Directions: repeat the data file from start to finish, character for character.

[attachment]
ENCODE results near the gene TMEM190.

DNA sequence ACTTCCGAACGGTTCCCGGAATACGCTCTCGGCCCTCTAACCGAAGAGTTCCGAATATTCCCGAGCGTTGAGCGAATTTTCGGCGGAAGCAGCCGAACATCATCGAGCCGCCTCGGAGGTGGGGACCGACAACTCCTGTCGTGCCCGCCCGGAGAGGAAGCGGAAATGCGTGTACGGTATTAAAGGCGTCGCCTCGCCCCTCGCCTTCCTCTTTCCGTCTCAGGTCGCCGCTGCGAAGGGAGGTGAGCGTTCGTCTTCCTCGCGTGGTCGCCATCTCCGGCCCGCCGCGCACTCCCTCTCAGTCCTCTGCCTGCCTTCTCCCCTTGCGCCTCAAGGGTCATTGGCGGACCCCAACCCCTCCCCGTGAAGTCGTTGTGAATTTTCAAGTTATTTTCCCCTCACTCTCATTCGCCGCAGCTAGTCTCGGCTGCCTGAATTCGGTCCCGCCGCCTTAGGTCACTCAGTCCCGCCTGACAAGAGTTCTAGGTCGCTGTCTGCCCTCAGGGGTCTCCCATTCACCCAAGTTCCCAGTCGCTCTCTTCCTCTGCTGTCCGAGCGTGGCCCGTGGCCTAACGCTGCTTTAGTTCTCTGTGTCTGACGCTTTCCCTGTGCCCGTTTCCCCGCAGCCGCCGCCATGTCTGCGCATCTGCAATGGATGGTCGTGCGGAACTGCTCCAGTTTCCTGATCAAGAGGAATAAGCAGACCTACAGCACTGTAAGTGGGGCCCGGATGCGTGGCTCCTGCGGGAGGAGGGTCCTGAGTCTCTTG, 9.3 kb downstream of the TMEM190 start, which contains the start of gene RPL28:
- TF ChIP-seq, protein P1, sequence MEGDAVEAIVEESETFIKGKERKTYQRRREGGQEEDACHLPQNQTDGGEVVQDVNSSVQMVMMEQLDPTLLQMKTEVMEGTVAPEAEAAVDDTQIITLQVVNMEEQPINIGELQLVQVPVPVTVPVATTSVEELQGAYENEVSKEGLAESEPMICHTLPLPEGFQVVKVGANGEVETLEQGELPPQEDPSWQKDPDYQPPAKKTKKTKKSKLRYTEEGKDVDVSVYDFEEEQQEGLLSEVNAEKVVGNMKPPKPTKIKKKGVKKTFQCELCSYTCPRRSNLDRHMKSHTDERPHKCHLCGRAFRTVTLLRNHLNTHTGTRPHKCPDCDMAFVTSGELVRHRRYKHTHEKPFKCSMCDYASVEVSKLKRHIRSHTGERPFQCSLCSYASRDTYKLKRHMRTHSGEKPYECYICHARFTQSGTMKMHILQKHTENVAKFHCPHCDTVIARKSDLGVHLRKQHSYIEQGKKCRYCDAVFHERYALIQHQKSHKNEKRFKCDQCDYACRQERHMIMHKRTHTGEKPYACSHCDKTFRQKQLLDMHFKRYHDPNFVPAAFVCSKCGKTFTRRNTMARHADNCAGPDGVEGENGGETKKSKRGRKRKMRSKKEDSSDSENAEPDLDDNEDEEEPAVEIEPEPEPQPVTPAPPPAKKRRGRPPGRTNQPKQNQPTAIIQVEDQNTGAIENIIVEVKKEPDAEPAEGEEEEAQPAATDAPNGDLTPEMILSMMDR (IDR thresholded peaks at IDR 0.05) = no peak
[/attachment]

ENCODE results near the gene TMEM190.

DNA sequence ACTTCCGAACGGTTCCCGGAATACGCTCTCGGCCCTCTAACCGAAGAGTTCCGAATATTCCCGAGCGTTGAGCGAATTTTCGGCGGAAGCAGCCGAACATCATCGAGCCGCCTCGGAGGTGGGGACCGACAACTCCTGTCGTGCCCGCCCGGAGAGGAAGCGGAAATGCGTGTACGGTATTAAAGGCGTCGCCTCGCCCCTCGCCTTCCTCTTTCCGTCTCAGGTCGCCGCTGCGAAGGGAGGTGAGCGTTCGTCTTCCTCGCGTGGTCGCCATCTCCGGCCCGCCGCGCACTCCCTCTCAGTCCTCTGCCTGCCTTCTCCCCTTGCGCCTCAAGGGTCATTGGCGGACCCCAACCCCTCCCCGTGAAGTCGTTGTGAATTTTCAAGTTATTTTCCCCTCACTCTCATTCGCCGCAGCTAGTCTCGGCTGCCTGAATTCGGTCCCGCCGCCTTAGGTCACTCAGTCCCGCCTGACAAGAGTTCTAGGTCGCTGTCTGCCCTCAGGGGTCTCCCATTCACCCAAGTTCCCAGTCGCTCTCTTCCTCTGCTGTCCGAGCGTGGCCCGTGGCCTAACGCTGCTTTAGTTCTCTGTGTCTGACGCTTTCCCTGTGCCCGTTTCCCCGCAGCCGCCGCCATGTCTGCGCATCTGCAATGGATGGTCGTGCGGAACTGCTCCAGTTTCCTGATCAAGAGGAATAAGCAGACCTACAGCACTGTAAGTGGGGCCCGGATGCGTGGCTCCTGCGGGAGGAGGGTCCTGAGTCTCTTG, 9.3 kb downstream of the TMEM190 start, which contains the start of gene RPL28:
- TF ChIP-seq, protein P1, sequence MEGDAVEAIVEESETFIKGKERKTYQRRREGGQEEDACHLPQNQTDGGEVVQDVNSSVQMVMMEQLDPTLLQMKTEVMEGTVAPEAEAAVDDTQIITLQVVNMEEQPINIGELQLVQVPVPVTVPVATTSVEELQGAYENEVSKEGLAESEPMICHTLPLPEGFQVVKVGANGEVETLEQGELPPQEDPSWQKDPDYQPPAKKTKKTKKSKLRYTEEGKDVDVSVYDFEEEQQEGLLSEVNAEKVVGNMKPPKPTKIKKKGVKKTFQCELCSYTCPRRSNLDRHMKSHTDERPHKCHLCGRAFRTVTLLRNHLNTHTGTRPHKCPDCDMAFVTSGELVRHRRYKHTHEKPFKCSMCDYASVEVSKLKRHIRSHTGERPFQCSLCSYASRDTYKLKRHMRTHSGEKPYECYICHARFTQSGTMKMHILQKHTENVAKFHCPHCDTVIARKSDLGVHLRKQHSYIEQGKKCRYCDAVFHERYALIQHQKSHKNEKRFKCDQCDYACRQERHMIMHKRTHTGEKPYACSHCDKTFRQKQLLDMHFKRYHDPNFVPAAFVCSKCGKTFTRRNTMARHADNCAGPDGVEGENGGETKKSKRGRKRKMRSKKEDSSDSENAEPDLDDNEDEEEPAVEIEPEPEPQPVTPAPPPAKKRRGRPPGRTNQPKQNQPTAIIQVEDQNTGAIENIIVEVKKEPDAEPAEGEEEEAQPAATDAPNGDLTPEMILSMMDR (IDR thresholded peaks at IDR 0.05) = no peak